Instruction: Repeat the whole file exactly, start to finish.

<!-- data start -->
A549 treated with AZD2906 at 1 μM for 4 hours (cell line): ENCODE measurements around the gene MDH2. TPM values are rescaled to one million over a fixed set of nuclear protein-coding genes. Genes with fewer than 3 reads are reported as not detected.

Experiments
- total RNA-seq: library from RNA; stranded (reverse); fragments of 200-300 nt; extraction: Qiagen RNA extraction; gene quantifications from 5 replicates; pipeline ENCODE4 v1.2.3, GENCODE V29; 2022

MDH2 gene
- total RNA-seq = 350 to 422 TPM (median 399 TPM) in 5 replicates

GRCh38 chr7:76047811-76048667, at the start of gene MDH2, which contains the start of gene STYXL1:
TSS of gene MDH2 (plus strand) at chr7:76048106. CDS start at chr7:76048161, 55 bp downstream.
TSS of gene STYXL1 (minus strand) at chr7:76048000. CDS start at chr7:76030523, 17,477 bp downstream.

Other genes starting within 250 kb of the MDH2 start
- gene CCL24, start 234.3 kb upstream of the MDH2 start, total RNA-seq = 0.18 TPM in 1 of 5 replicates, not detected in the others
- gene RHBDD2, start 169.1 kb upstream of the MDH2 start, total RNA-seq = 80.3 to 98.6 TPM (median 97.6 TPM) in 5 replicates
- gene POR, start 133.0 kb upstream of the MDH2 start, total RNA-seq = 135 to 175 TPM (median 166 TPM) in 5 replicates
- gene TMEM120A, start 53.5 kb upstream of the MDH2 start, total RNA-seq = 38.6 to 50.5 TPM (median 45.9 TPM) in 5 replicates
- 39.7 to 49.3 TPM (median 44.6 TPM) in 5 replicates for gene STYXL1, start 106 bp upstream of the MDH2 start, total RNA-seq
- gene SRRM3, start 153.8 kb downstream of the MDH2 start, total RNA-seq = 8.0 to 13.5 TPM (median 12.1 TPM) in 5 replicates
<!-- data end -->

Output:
A549 treated with AZD2906 at 1 μM for 4 hours (cell line): ENCODE measurements around the gene MDH2. TPM values are rescaled to one million over a fixed set of nuclear protein-coding genes. Genes with fewer than 3 reads are reported as not detected.

Experiments
- total RNA-seq: library from RNA; stranded (reverse); fragments of 200-300 nt; extraction: Qiagen RNA extraction; gene quantifications from 5 replicates; pipeline ENCODE4 v1.2.3, GENCODE V29; 2022

MDH2 gene
- total RNA-seq = 350 to 422 TPM (median 399 TPM) in 5 replicates

GRCh38 chr7:76047811-76048667, at the start of gene MDH2, which contains the start of gene STYXL1:
TSS of gene MDH2 (plus strand) at chr7:76048106. CDS start at chr7:76048161, 55 bp downstream.
TSS of gene STYXL1 (minus strand) at chr7:76048000. CDS start at chr7:76030523, 17,477 bp downstream.

Other genes starting within 250 kb of the MDH2 start
- gene CCL24, start 234.3 kb upstream of the MDH2 start, total RNA-seq = 0.18 TPM in 1 of 5 replicates, not detected in the others
- gene RHBDD2, start 169.1 kb upstream of the MDH2 start, total RNA-seq = 80.3 to 98.6 TPM (median 97.6 TPM) in 5 replicates
- gene POR, start 133.0 kb upstream of the MDH2 start, total RNA-seq = 135 to 175 TPM (median 166 TPM) in 5 replicates
- gene TMEM120A, start 53.5 kb upstream of the MDH2 start, total RNA-seq = 38.6 to 50.5 TPM (median 45.9 TPM) in 5 replicates
- 39.7 to 49.3 TPM (median 44.6 TPM) in 5 replicates for gene STYXL1, start 106 bp upstream of the MDH2 start, total RNA-seq
- gene SRRM3, start 153.8 kb downstream of the MDH2 start, total RNA-seq = 8.0 to 13.5 TPM (median 12.1 TPM) in 5 replicates